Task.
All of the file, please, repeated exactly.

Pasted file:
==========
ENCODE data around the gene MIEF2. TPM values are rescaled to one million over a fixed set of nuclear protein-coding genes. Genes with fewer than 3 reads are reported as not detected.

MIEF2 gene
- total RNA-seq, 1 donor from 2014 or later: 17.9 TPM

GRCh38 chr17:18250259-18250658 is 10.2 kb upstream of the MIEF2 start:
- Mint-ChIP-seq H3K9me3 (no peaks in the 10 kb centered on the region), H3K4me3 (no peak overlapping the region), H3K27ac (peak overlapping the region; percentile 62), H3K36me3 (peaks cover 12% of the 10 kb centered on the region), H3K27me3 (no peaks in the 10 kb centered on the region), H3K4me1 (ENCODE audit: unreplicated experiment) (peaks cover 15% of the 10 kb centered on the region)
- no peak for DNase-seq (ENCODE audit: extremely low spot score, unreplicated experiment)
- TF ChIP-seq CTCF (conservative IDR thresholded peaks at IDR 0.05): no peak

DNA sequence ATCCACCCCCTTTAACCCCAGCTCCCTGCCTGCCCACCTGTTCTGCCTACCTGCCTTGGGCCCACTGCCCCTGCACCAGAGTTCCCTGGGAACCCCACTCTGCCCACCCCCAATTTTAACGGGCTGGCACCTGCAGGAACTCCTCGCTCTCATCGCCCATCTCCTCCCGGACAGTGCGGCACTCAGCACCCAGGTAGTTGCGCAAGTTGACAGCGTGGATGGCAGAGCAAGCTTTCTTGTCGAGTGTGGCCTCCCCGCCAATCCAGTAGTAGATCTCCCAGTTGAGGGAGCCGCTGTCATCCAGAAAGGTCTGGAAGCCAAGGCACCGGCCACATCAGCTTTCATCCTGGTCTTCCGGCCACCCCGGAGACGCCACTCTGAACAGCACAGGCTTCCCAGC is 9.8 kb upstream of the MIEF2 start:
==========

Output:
ENCODE data around the gene MIEF2. TPM values are rescaled to one million over a fixed set of nuclear protein-coding genes. Genes with fewer than 3 reads are reported as not detected.

MIEF2 gene
- total RNA-seq, 1 donor from 2014 or later: 17.9 TPM

GRCh38 chr17:18250259-18250658 is 10.2 kb upstream of the MIEF2 start:
- Mint-ChIP-seq H3K9me3 (no peaks in the 10 kb centered on the region), H3K4me3 (no peak overlapping the region), H3K27ac (peak overlapping the region; percentile 62), H3K36me3 (peaks cover 12% of the 10 kb centered on the region), H3K27me3 (no peaks in the 10 kb centered on the region), H3K4me1 (ENCODE audit: unreplicated experiment) (peaks cover 15% of the 10 kb centered on the region)
- no peak for DNase-seq (ENCODE audit: extremely low spot score, unreplicated experiment)
- TF ChIP-seq CTCF (conservative IDR thresholded peaks at IDR 0.05): no peak

DNA sequence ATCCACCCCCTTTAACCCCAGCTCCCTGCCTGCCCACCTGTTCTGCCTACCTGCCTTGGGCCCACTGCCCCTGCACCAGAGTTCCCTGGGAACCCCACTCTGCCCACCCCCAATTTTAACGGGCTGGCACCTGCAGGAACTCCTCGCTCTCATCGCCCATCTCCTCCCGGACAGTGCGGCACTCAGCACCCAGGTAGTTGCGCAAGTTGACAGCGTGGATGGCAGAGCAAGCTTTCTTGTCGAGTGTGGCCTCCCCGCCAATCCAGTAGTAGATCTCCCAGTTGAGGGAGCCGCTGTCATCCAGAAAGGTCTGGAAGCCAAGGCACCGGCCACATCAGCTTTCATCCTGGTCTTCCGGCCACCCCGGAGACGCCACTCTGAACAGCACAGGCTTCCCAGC is 9.8 kb upstream of the MIEF2 start: